Some people who are found guilty of sex crimes in Minnesota are required to register as sex offenders. If your exposure to people who have been labeled sex offenders is limited to what you have seen in movies or television shows you’ve watched, it’s important to understand how serious the reality actually is.
There are a whole slew of restrictions that go along with being a sex offender that can have a huge impact on your life – often for the remainder of it. Additionally, failing to register as a sex offender can put offenders in even more legal jeopardy.
Here’s what you need to know about the restrictions placed on sex offenders in Minnesota and what is included in the process of registering as a sex offender in our state.
What Offenses Require Sex Offender Registration in Minnesota?
There are several sexual offenses that, if someone is convicted, will require them to register as a sex offender. They are:
- First to fourth-degree criminal sexual conduct
- False imprisonment of a minor
- Solicitation of a minor to engage in sexual conduct
- Possession of child pornography
- First-degree kidnapping and murder
- Felony indecent exposure
- Solicitation of a minor to engage in prostitution
How Long Must a MN Sex Offender Register?
In the state of Minnesota, sex offenders are required to register for at least a 10-year period. If their probation is longer than 10 years, then they legally must register as a sex offender for the length of their probation.
For aggravated offenses, repeat offenses, or any other offenses that label someone legally as a sexual predator, lifetime sex offender registration is mandatory.
What If You Don’t Register in Minnesota?
Remember, failing to register as a sex offender when you’ve been ordered to do so is a crime itself. Each time someone fails to register, they will have five years added on to the length of the sex offender registration.
For those convicted of failure to register one time, they may be sentenced to up to 12 months behind bars, but subsequent failure to register offenses can put them in prison for up to two years.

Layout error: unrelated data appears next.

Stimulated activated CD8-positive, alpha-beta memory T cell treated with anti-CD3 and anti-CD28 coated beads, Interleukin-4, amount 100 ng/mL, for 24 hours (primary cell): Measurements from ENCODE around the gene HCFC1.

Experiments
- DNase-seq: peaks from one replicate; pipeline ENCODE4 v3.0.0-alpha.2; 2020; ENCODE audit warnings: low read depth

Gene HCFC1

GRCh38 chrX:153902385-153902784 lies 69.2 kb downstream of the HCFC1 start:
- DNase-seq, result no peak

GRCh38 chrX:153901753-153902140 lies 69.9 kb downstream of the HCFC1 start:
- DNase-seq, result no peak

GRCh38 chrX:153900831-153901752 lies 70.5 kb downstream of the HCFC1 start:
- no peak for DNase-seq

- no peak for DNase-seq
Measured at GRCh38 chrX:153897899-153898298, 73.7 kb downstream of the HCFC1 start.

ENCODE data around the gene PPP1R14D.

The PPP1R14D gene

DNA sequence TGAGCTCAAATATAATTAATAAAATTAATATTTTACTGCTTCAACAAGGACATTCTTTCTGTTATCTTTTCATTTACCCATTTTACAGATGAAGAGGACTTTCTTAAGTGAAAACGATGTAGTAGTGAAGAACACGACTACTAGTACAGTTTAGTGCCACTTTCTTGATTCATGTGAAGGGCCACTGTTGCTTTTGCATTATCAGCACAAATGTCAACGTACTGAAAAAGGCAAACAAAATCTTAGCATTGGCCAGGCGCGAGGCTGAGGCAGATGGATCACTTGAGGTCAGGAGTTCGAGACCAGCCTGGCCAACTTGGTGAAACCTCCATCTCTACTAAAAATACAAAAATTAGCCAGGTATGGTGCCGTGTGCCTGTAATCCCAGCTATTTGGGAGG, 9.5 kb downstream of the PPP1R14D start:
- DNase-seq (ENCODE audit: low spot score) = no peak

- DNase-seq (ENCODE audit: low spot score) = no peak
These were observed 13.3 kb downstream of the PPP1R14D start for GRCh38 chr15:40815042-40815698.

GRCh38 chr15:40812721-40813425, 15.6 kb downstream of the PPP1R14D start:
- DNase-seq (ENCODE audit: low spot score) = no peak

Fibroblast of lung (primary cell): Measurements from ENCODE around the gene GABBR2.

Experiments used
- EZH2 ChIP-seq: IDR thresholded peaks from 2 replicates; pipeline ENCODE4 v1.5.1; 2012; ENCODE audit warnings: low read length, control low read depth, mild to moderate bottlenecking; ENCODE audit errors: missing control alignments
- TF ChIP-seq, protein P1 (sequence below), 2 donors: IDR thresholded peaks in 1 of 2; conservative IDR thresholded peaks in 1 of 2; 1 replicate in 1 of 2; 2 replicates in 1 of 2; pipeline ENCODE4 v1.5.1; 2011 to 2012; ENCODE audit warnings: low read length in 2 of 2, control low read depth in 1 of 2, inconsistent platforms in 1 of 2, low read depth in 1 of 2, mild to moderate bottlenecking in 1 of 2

What Does It Mean to Fail to Register?
The state can charge you with the offense of failing to register as a sex offender if you fail to submit the proper forms required or simply don’t register. You can also be charged if you fail to report changes to the information you must provide, such as your address, where you work, where you go to school, or what type of vehicle you drive.
If you are a sex offender and you come into the state to work, live, or go to school, then you can also get in trouble for failing to register with local authorities. Anyone who is a convicted sex offender and visits the state for more than 14 days is required to register as well.
Restrictions Faced as a Minnesota Sex Offender
A person on the registry cannot live near places where children are present such as parks, daycares, or schools.
Sex offenders cannot work in places such as schools, clothing stores, spas, or salons. They also may not be in a profession that gives them authority, such as a doctor.
About the Author:
Christopher Keyser is an AV-Preeminent rated criminal and DWI defense attorney based in Minneapolis who is known for fighting aggressively for his clients and utilizing innovative tactics to get the most positive results. He has been featured in numerous media outlets due to the breadth and depth of his knowledge and named a Certified Specialist in Criminal Law by the Minnesota Bar Association. Mr. Keyers is Lead Counsel rated, and he has received recognition for his criminal law work from Avvo, Expertise, Super Lawyers, The National Trial Lawyers, and more.